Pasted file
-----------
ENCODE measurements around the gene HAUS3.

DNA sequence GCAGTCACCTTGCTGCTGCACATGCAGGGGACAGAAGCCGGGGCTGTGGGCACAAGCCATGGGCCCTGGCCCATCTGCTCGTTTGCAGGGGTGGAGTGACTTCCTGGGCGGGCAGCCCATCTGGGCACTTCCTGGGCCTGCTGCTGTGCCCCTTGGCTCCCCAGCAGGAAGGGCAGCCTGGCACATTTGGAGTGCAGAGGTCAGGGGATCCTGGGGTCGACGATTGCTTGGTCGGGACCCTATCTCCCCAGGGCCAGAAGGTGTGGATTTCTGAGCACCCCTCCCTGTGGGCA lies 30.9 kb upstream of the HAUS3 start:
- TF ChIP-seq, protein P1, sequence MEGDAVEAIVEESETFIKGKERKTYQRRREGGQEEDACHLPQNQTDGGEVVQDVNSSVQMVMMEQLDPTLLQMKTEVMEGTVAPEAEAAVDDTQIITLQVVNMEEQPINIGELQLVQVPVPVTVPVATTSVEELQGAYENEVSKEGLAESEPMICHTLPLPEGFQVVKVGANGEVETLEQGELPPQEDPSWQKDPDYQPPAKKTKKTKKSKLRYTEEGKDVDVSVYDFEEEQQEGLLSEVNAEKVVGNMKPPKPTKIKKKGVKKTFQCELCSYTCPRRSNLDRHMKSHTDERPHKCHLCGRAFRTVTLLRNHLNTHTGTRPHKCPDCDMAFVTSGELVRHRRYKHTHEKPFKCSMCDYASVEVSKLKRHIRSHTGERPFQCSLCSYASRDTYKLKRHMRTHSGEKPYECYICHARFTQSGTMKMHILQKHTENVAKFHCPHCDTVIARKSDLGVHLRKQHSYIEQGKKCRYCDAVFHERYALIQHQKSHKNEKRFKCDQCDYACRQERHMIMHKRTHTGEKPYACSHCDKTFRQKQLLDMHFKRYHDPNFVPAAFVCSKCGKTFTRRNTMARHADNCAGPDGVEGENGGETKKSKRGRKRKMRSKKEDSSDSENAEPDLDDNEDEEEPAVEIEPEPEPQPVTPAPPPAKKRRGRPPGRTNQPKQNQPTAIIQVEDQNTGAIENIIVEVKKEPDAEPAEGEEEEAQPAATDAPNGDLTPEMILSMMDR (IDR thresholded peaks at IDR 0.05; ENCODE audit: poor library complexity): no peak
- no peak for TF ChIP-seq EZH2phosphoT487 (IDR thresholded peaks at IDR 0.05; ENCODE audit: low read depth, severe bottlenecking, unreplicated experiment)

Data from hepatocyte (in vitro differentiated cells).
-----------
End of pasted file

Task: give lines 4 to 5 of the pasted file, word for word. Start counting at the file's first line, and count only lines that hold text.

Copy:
- no peak for TF ChIP-seq EZH2phosphoT487 (IDR thresholded peaks at IDR 0.05; ENCODE audit: low read depth, severe bottlenecking, unreplicated experiment)

Data from hepatocyte (in vitro differentiated cells).